September 7, 2014
In a recent software testing scenario, I almost completed the testing cycle for one of the complex projects on the floor. Much to my annoyance, the developer made an eleventh hour change in one of the features, and guess what? The changed feature required to pass the visual comparison test. I needed to confirm that the image in question was similar to the baseline image in all aspects like shape, size, texture, color and other contents that may show pixel variances in different browsers and devices.
I was sure that a long and tedious image comparison test was waiting for me because identifying image differences at pixel level requires you to adopt a holistic approach and attention to minute detailing. Initially, it was difficult to identify the difference, but running a few tests pinpointed the dissimilarities. Let me take you through the image comparison testing environment.
The Idea of Image Comparison is Simple
In my case, I used TestingWhiz, a futuristic test automation software, for web UI comparison. Its web UI test automation solution does exactly what I wanted. The tool is capable of segmenting the image and analyzing each and every segment for pixel differences.
Considering the capabilities of the tool, I developed a plan that would compare two images and generate a different image if there was any difference.
I captured the images from the specified path in the test command which got resized to 600×600. I performed image to image comparison. You can also perform image to URL and URL to URL image comparison. Here is how I got the result on testing the images at pixel level.
I compared the source image with the targeted image. I got the result in the form of a third image that showed pixel difference in green. I could identify characters of the images that were incorrectly programmed to prompt necessary changes. But prior developing a test plan and executing it, I considered key factors for getting the desired comparison test.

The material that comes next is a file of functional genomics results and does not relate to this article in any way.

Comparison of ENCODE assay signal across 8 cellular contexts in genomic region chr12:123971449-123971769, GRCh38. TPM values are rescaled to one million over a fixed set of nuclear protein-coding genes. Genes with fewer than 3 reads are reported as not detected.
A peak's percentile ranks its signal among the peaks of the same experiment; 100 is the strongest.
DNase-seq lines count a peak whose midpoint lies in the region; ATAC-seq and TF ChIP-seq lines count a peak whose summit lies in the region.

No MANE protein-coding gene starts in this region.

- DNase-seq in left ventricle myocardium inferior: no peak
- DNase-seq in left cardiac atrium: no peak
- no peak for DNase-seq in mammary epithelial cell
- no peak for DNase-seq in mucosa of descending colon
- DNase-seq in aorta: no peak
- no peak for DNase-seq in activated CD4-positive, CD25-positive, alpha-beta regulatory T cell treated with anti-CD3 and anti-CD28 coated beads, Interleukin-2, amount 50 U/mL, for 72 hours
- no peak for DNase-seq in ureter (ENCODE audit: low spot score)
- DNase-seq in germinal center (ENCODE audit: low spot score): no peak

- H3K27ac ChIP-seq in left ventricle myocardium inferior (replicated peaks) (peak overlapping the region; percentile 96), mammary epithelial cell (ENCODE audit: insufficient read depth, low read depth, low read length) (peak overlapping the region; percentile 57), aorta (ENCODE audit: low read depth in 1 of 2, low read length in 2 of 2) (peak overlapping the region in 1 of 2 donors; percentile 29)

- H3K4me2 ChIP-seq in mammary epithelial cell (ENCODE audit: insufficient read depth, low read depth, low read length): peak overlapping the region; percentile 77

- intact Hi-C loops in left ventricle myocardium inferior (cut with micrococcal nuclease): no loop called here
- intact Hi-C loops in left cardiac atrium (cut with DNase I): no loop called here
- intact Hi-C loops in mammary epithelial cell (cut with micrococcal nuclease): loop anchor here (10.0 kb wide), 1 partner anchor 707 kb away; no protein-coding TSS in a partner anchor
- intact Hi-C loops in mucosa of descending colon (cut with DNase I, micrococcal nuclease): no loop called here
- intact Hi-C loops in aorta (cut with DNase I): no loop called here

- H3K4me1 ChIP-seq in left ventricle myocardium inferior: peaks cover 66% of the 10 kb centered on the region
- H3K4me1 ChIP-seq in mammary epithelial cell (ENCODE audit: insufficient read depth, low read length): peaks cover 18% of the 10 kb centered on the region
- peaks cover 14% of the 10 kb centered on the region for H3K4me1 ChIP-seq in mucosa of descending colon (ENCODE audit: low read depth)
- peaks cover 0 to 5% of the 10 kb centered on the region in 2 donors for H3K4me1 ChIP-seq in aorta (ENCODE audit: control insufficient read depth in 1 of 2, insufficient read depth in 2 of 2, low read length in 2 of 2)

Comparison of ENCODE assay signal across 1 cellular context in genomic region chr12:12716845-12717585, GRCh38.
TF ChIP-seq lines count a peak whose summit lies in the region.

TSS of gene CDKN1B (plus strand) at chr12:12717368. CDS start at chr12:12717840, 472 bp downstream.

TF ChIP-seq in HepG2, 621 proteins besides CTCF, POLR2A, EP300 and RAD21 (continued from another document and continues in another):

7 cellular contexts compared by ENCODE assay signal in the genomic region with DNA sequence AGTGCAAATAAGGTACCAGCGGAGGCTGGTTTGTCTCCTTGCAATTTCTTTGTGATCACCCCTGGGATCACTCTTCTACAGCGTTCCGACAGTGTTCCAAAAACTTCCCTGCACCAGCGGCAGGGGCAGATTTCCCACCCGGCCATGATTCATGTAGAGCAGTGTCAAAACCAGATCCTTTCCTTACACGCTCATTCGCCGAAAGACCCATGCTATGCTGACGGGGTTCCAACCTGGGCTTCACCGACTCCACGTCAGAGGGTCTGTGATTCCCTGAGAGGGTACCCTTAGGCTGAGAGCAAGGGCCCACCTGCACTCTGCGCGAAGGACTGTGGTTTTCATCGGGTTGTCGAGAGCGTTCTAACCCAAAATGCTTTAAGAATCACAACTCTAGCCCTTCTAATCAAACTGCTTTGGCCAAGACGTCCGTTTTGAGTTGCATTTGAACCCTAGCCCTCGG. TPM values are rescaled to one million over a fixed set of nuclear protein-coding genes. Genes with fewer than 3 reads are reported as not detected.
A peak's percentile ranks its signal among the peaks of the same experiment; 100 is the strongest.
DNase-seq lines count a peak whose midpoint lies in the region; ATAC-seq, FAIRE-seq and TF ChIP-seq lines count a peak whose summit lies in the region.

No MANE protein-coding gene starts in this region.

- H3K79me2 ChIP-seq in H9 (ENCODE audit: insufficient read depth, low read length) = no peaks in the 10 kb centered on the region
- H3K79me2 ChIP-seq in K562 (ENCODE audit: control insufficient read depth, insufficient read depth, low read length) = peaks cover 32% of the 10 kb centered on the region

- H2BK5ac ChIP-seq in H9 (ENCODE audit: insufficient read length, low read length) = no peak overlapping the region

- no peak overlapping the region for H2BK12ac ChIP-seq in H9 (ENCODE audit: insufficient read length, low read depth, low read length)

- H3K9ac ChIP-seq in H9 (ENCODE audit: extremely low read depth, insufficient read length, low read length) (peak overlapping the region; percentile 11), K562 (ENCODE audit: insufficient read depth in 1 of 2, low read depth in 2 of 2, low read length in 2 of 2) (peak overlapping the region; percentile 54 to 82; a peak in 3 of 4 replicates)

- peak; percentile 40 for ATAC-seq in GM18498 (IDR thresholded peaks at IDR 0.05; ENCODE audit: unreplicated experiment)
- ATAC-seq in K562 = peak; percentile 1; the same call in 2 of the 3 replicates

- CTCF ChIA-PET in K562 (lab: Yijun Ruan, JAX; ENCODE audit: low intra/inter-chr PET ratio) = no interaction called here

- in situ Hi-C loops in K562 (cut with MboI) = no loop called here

As a tester, if you are not aware of these influencers, the result may surprise you. So consider the following factors that affect the image comparison test.
Before performing the test, I set the tolerance level as 10%. The test considered the tolerance value and gave the outcome accordingly. The difference was less than the defined tolerance level. As a result, the image was considered identical.
Image Capturing Conditions
Image capturing condition is critical to visual comparison. To start with, in different conditions (from different browsers). The images looked identical, but on running the test, the comparison failed as the pixel difference exceeded the specified tolerance level. So it is important to capture the image to be compared in the same condition as the baseline image has been captured.
Format of Image
TestingWhiz supports png, jpg, bmp and gif image file formats. While testing, I ensured that the format of the base image and the image to be compared were same. Had the format been different, the images were likely to be reported dissimilar.
User Interface (UI) Theme
Windows offer the luxury to set UI themes the way we want. So it was necessary for me to ensure that the images captured were from a similar UI theme. If the images were captured from different UI themes, the color schemes would have changed at the time of image capture, resulting in unequal images.
In addition to these factors, you must also consider image size, font smoothing, capture tool and screen resolutions for getting identical results.
There are different techniques, factors and parameters that I needed to consider before comparing images. TestingWhiz helped me identify differences in images at pixel level and complete my task successfully.
The last minute entry of the features were thoroughly tested and now they are similar and consistent across different browser versions and devices.
To experience Image Comparison in Website Testing, Download TestingWhiz now!